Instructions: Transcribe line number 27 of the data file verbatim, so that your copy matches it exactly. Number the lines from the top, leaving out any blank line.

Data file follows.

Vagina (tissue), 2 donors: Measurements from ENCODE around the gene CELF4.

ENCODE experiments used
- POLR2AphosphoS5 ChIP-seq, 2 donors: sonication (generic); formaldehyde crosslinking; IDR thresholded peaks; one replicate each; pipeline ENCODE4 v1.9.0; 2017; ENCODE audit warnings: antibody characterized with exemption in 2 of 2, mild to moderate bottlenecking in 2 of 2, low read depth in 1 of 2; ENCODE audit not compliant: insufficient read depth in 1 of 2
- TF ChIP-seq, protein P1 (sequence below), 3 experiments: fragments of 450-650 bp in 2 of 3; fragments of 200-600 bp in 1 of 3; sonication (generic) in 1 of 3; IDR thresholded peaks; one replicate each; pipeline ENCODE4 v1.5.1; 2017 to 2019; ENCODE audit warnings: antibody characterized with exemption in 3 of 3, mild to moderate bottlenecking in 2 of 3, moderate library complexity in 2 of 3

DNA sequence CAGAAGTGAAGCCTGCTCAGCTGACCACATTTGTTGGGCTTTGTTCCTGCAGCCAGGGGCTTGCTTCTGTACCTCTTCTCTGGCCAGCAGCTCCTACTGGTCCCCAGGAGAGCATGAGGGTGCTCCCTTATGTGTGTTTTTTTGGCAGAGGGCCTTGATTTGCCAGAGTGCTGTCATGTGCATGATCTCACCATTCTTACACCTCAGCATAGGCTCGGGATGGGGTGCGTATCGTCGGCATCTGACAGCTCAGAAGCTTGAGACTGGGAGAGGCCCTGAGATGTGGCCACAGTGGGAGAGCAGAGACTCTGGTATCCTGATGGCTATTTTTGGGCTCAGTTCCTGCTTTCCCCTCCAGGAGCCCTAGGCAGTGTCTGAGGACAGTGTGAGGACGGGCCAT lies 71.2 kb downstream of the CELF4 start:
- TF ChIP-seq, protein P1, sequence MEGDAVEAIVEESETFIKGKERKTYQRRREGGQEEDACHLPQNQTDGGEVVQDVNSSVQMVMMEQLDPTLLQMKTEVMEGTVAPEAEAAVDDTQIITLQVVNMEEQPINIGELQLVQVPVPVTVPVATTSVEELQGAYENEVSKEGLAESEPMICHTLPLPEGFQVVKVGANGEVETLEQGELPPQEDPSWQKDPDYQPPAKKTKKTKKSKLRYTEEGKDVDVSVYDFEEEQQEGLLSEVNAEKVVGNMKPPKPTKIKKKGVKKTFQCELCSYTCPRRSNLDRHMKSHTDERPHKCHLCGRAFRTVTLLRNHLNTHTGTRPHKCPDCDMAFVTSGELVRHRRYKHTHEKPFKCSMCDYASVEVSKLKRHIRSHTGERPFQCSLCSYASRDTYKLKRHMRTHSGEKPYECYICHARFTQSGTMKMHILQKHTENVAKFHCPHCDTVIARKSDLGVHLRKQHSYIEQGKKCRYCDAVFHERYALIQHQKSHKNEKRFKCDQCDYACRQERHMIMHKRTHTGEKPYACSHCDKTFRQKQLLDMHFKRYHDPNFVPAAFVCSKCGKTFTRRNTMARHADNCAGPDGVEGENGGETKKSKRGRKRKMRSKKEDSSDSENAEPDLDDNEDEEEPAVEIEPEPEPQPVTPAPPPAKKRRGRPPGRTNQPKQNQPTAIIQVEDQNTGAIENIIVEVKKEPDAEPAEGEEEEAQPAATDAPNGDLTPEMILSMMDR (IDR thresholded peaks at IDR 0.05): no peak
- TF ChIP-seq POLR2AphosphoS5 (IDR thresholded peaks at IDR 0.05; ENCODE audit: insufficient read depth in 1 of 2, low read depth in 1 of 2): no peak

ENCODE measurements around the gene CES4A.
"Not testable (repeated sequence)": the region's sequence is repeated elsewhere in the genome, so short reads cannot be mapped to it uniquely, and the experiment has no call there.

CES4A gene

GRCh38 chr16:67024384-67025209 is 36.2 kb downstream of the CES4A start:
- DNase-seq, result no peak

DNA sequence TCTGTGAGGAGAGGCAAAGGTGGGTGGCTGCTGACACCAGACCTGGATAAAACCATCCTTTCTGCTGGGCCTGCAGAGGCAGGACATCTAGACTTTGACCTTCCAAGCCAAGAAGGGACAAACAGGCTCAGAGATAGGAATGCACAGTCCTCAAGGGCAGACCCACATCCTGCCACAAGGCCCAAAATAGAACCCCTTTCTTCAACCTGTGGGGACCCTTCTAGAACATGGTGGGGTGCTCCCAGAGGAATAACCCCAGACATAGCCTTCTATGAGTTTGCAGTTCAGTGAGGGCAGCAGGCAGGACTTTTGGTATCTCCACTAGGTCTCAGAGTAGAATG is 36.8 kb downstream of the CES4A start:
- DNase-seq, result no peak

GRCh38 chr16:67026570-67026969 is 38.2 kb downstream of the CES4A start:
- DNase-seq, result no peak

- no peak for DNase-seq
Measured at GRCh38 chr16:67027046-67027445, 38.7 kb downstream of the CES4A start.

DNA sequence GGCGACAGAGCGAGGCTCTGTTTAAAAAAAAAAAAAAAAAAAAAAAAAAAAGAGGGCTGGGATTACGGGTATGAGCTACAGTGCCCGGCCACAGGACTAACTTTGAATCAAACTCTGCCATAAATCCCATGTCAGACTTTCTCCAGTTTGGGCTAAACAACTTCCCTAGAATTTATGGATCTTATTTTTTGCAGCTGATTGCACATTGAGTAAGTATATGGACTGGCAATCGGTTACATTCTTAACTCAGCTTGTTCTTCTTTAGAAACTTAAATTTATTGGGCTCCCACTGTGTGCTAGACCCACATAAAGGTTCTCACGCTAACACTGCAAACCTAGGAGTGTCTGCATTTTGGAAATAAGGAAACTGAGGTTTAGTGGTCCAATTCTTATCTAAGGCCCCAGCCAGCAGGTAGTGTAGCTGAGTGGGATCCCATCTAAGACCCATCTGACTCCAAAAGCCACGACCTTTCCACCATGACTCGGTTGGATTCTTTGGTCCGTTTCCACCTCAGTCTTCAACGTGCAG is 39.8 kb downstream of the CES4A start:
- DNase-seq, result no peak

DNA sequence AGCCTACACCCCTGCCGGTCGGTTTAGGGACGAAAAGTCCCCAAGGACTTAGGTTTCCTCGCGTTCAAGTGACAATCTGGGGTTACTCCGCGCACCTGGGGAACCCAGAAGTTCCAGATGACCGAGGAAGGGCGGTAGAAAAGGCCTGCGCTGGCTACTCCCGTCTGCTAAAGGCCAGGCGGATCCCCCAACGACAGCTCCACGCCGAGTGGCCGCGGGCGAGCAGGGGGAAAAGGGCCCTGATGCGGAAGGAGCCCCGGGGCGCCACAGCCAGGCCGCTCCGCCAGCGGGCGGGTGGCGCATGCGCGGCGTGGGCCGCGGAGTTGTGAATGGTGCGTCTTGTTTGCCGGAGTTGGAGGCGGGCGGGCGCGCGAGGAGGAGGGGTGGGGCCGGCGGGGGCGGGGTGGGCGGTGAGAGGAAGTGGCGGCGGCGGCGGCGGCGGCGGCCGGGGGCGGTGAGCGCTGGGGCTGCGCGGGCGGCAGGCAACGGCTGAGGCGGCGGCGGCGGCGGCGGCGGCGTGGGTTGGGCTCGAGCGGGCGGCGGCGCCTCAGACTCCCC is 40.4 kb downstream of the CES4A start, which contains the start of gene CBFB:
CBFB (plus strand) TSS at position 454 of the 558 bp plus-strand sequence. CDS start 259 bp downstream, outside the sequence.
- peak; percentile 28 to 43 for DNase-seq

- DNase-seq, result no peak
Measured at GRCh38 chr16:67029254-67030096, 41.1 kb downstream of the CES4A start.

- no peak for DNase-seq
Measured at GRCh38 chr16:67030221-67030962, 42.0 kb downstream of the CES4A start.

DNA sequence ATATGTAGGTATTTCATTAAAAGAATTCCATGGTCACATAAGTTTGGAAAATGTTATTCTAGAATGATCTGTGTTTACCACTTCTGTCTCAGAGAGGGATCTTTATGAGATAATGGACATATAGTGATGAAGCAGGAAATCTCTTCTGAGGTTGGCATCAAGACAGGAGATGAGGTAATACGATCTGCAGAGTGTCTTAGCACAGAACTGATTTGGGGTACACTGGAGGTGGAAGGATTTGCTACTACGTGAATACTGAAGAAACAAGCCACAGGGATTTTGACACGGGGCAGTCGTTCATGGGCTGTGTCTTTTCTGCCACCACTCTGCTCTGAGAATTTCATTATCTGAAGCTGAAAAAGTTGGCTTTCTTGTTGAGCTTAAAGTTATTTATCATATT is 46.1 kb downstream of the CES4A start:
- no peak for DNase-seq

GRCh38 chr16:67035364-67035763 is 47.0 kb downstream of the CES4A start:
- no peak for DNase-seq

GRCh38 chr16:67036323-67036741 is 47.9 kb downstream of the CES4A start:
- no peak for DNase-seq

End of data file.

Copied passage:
Measured at GRCh38 chr16:67030221-67030962, 42.0 kb downstream of the CES4A start.